Tuesday, February 9, 2016

Photo Journal 2016: January

When the leaves fall, do they fall at the same rate every year?
In the same pattern?
Do they reveal the same amounts of the same colors as they did the year before?

These were the kinds of questions I had as a kid, staring out backseat windows as trees blurred past.

Life changes and moves even faster now. I'm not sure where I'll be in a year, but I still try to slow down enough to study and learn about nature. From my childhood questions have sprung new ones:

How does one spot change over the course of a year?
How long does it takes for plants to grow, for leaves to bud?
How does the light change?

Now that I have a camera, a cause, and the help of social media, I decided it was time to do some sort of photo study to document changes in habitats over the course of the year.

I've chosen 3 spots at my local park which I will photograph each week for the year to observe the process and the beauty of change. I chose spots that contained a good variety of flora and fauna on most days. I also wanted some visibility of water to see how the levels rise and recede.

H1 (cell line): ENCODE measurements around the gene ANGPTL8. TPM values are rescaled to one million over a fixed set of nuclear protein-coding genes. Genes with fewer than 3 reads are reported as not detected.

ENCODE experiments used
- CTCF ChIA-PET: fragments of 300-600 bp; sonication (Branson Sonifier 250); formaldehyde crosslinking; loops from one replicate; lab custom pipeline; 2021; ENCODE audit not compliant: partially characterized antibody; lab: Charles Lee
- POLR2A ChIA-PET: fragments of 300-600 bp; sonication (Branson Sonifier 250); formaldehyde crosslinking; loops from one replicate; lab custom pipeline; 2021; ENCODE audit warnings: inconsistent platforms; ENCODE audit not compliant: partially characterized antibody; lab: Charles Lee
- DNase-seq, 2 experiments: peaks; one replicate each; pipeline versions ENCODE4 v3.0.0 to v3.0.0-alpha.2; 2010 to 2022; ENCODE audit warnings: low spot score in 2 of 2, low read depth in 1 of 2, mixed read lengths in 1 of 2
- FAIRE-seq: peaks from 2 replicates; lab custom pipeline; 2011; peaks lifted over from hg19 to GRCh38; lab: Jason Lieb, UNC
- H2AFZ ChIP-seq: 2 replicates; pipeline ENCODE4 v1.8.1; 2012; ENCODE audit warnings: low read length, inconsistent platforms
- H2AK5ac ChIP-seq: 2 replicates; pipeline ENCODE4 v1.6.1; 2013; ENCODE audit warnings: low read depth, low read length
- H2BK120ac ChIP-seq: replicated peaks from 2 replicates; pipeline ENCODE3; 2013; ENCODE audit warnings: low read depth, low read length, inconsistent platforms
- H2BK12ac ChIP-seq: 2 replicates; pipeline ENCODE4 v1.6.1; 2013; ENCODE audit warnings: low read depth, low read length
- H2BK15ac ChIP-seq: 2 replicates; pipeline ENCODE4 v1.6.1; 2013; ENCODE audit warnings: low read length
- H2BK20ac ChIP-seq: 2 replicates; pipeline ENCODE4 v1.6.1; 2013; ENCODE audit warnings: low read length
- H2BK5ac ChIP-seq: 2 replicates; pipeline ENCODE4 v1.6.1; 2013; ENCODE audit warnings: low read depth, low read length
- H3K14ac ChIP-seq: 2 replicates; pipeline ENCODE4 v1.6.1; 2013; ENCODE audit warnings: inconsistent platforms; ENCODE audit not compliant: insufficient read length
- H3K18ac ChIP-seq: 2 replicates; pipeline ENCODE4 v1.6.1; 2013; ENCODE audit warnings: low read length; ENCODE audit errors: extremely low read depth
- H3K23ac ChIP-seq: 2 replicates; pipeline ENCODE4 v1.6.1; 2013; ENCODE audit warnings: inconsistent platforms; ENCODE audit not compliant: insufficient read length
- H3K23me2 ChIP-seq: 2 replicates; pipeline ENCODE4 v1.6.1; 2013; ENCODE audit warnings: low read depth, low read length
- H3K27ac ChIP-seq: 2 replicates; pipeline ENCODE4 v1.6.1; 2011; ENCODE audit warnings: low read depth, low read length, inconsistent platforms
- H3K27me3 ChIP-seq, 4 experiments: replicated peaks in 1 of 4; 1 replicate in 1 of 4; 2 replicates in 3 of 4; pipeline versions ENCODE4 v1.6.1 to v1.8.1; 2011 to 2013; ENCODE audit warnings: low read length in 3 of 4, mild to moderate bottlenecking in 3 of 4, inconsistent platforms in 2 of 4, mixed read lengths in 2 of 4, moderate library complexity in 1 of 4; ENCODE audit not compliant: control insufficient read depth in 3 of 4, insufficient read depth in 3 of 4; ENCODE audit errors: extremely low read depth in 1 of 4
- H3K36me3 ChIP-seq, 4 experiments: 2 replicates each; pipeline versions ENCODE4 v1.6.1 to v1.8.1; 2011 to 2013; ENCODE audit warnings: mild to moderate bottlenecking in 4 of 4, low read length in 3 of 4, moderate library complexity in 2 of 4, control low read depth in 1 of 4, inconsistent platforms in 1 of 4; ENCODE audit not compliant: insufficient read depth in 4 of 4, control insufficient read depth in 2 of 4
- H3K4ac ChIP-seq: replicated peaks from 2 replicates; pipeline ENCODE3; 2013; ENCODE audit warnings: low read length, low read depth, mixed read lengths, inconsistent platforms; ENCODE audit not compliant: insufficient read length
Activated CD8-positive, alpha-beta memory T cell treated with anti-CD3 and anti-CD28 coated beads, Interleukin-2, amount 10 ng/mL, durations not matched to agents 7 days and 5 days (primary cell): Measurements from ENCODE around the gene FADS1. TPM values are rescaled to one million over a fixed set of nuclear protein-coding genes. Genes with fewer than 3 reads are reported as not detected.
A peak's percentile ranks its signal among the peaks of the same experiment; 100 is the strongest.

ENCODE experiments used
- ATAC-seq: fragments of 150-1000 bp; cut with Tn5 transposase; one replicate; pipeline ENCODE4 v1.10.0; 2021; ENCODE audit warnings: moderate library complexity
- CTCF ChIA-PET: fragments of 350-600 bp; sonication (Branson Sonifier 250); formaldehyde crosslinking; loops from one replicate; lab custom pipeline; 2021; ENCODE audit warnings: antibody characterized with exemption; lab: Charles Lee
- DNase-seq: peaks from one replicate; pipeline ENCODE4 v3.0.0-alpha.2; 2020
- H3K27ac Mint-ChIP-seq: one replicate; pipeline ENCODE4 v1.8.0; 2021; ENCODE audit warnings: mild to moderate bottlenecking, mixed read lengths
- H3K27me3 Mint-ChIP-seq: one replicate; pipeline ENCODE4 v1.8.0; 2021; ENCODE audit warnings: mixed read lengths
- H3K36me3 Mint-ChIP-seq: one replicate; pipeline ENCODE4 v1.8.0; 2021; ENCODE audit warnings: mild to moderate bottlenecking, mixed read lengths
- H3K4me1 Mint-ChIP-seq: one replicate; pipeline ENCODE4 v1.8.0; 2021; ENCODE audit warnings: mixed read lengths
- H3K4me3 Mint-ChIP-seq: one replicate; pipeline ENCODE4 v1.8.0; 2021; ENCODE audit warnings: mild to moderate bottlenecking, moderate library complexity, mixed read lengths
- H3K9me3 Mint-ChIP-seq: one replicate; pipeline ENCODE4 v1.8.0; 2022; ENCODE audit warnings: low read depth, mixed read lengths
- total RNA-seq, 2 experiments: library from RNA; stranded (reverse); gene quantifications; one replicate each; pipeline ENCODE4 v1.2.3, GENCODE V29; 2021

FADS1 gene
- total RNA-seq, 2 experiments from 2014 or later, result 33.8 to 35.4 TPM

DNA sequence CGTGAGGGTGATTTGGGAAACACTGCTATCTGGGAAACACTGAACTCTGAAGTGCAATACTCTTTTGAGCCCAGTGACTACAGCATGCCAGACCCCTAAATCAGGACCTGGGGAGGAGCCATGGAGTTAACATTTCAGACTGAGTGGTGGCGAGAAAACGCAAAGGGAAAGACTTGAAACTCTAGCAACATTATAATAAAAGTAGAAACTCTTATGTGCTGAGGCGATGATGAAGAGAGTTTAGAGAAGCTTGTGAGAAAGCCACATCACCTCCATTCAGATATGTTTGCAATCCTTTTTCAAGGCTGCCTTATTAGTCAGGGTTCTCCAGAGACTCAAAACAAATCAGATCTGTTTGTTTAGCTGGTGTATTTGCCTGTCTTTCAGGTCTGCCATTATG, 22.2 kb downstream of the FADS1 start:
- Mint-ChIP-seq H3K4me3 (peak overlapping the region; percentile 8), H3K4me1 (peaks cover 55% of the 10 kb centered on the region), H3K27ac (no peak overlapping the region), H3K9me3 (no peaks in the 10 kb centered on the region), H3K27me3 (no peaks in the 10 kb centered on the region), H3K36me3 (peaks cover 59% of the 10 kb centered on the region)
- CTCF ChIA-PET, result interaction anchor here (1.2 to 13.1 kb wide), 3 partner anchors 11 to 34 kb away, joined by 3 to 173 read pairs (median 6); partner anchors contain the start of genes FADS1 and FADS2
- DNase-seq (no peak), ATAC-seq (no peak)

Each month, I'll do a short post recapping the previous month's photos for spots 1-3.

January, Spot 1:

Spot 1: January 2016 Weeks 1-4

Spot 1 is tucked in the woods off a narrow trail. My marker is a certain large tree which I lean on then aim to have the main focal tree in view. The spot opens up into a water body whose levels vary throughout the year. Weather-wise, there were a few days of snow, especially mid-month, otherwise January was fairly mild for Michigan. I noticed mostly moderate temperatures and lengthening days!

January, Spot 2

Spot 2: January 2016 Weeks 1-4
 Spot 2 is very easy to find because my marker is a man-made structure. This pond is also relatively distinctive. Once again, mid-month saw some snow coverage, but still nothing overwhelming. Highlight birds in this area included Brown Creepers!

January, Spot 3

Spot 3: January 2016 Weeks 1-4
Spot 3 was the most difficult for me to try to pinpoint from week to week, but I finally learned which trees to look for and where they should be in the frame. This is a warbler hotspot during spring and fall, but for now there was an occasional sparrow or wren flitting about. It was interesting to be able to see the leaves on the ground again in week 4.

Other January highlights:
I saw 62 species, 49 of them in Macomb County
Life birds:
Harris' Sparrow, Golden-crowned Sparrow, Tundra Swan, Carolina Wren, and Northern Saw-whet Owl (only heard faintly in the woods).
Favorite life bird:
Even though by rarity standards it should be the Harris' or Golden-crowned Sparrow, my favorite lifer for January was the Carolina Wren. :)

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